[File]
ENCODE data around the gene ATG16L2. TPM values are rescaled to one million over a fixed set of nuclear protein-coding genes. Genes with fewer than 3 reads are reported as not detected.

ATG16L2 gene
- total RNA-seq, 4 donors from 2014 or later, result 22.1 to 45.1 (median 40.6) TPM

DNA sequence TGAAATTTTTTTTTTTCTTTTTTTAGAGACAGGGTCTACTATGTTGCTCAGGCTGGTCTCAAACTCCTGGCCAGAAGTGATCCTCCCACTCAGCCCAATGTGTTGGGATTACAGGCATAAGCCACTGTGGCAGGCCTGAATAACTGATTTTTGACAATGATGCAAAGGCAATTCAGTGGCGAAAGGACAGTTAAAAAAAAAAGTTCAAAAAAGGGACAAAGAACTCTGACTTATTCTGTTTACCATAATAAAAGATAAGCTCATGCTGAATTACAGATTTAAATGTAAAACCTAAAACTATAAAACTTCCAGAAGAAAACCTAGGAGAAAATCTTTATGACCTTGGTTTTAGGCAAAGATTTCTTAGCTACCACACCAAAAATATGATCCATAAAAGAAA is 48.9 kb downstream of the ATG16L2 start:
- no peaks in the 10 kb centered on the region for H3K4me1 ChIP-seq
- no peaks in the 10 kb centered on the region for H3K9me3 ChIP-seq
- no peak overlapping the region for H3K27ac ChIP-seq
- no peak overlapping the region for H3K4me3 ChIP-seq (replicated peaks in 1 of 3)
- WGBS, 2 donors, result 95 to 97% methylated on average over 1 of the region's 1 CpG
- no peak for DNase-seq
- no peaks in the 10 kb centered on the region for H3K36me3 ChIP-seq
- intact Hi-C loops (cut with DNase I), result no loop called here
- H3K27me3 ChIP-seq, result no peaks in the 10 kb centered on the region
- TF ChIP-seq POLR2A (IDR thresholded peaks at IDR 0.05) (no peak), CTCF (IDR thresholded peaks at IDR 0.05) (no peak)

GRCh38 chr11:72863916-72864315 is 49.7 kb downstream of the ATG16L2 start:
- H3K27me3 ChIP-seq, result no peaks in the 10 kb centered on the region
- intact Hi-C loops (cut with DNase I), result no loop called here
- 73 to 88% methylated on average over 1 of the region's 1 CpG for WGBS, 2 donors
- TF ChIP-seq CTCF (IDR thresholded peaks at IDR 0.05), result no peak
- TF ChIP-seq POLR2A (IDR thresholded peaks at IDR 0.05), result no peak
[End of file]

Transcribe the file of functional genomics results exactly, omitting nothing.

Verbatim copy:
ENCODE data around the gene ATG16L2. TPM values are rescaled to one million over a fixed set of nuclear protein-coding genes. Genes with fewer than 3 reads are reported as not detected.

ATG16L2 gene
- total RNA-seq, 4 donors from 2014 or later, result 22.1 to 45.1 (median 40.6) TPM

DNA sequence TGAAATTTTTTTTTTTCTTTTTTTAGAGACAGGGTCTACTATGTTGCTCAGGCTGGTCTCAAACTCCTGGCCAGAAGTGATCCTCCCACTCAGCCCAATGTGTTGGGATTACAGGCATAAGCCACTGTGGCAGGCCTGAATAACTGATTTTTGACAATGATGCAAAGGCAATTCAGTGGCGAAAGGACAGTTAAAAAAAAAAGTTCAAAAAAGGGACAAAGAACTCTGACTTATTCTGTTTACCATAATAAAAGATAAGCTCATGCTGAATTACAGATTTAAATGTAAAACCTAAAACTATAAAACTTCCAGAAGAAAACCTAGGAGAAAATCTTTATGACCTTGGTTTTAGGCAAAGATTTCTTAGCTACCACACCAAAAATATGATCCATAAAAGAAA is 48.9 kb downstream of the ATG16L2 start:
- no peaks in the 10 kb centered on the region for H3K4me1 ChIP-seq
- no peaks in the 10 kb centered on the region for H3K9me3 ChIP-seq
- no peak overlapping the region for H3K27ac ChIP-seq
- no peak overlapping the region for H3K4me3 ChIP-seq (replicated peaks in 1 of 3)
- WGBS, 2 donors, result 95 to 97% methylated on average over 1 of the region's 1 CpG
- no peak for DNase-seq
- no peaks in the 10 kb centered on the region for H3K36me3 ChIP-seq
- intact Hi-C loops (cut with DNase I), result no loop called here
- H3K27me3 ChIP-seq, result no peaks in the 10 kb centered on the region
- TF ChIP-seq POLR2A (IDR thresholded peaks at IDR 0.05) (no peak), CTCF (IDR thresholded peaks at IDR 0.05) (no peak)

GRCh38 chr11:72863916-72864315 is 49.7 kb downstream of the ATG16L2 start:
- H3K27me3 ChIP-seq, result no peaks in the 10 kb centered on the region
- intact Hi-C loops (cut with DNase I), result no loop called here
- 73 to 88% methylated on average over 1 of the region's 1 CpG for WGBS, 2 donors
- TF ChIP-seq CTCF (IDR thresholded peaks at IDR 0.05), result no peak
- TF ChIP-seq POLR2A (IDR thresholded peaks at IDR 0.05), result no peak